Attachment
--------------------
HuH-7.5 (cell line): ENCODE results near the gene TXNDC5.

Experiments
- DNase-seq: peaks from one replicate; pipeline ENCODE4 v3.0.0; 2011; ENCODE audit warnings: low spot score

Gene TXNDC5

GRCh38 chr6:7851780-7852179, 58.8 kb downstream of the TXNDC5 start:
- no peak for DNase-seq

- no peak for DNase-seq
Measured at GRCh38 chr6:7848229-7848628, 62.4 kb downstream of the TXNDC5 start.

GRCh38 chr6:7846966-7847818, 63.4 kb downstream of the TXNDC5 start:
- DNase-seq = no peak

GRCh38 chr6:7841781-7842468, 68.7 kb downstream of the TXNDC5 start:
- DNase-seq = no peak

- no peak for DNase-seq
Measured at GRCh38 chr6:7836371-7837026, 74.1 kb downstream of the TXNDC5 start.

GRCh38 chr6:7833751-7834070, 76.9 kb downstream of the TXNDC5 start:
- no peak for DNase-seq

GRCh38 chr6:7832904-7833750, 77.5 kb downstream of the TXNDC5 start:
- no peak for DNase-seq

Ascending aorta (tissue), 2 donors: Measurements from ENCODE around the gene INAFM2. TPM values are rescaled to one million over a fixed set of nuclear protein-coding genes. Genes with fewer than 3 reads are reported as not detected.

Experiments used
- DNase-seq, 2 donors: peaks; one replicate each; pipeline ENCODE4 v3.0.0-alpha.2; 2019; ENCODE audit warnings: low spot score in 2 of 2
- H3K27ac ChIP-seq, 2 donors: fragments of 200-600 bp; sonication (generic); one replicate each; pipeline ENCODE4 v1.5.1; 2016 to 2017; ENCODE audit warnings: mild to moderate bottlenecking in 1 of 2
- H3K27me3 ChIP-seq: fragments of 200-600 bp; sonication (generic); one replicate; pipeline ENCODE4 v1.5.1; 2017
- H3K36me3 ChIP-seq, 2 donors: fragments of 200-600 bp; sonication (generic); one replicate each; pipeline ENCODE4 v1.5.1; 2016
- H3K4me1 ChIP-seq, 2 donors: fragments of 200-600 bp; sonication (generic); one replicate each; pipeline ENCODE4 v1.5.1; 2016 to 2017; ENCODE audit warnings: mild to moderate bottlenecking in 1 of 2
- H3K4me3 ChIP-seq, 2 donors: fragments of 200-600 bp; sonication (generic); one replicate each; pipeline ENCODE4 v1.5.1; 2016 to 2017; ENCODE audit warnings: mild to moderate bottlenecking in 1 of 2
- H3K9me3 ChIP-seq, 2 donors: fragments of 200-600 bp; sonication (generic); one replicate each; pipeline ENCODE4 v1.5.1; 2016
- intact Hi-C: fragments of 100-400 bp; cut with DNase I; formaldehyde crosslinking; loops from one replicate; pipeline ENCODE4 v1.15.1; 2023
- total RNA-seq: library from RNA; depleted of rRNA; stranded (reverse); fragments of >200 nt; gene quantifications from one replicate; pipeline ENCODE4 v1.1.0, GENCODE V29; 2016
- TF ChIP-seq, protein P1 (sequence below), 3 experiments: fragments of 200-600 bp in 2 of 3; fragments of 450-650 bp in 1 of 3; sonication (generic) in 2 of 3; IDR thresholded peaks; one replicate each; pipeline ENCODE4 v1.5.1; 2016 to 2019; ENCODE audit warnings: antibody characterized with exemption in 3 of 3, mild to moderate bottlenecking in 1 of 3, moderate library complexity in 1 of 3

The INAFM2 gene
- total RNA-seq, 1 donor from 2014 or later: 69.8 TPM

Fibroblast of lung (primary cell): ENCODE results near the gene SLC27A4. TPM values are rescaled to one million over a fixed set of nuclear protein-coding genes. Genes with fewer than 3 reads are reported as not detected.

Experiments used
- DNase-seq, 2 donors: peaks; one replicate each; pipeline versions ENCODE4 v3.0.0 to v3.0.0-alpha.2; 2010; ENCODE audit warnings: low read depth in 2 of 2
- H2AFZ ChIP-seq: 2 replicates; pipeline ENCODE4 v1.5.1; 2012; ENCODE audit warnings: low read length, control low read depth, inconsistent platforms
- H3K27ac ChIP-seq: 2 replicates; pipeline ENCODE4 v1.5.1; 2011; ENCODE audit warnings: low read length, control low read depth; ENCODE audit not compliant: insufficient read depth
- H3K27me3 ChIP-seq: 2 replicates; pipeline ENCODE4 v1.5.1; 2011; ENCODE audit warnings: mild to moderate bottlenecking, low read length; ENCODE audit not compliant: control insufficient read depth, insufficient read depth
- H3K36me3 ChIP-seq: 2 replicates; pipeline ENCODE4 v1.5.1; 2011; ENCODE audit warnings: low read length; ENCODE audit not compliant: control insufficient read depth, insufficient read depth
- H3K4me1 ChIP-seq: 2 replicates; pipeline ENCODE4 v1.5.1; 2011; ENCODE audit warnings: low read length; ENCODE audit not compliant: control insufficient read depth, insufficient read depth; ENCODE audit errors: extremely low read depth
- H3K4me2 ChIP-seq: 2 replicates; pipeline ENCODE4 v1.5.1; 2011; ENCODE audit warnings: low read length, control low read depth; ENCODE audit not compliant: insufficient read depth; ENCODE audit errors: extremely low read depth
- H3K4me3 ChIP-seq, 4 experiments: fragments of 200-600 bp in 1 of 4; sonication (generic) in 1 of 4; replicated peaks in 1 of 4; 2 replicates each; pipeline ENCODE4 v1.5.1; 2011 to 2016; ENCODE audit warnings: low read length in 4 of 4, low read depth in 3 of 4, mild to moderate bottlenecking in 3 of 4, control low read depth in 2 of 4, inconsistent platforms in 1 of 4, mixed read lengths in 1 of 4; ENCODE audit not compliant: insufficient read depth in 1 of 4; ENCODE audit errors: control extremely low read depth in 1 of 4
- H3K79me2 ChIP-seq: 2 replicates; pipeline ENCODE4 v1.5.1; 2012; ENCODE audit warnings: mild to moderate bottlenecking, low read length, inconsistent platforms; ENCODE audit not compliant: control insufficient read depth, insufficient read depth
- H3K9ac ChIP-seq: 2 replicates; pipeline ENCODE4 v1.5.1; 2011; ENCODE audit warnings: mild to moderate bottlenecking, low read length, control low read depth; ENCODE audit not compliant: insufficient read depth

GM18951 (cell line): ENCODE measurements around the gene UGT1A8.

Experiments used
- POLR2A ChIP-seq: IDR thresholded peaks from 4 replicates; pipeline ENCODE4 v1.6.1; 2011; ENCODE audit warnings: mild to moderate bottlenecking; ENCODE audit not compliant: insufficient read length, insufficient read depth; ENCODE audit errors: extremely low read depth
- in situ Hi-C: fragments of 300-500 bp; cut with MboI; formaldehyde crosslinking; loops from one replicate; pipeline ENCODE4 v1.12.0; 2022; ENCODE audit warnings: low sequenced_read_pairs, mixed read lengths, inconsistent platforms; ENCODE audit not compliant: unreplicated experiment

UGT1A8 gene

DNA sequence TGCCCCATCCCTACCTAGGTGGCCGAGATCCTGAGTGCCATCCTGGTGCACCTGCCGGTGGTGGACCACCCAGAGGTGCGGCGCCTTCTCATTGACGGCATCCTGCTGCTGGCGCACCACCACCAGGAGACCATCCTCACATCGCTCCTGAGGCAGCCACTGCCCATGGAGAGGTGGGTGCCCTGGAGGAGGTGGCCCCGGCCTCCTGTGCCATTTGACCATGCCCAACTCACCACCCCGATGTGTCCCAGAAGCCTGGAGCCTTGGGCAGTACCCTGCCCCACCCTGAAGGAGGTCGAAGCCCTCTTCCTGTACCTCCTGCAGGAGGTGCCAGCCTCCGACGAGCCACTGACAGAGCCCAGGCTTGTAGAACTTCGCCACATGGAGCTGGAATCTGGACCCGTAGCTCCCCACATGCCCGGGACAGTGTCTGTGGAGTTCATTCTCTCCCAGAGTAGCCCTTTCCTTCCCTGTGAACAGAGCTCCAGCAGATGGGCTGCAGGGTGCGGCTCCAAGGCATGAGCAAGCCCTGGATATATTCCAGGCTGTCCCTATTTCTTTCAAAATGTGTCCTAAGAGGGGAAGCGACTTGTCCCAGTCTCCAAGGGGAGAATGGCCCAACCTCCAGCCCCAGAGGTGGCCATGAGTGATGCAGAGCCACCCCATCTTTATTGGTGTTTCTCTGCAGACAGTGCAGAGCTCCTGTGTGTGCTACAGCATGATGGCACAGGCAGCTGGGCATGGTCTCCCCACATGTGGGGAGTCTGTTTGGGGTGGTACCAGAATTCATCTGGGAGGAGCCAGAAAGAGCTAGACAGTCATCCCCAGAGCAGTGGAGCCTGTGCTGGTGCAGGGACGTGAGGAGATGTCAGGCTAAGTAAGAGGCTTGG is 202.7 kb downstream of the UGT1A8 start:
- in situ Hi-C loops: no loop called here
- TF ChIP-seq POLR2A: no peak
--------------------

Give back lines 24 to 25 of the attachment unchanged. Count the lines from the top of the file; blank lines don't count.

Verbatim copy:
- H3K36me3 ChIP-seq, 2 donors: fragments of 200-600 bp; sonication (generic); one replicate each; pipeline ENCODE4 v1.5.1; 2016
- H3K4me1 ChIP-seq, 2 donors: fragments of 200-600 bp; sonication (generic); one replicate each; pipeline ENCODE4 v1.5.1; 2016 to 2017; ENCODE audit warnings: mild to moderate bottlenecking in 1 of 2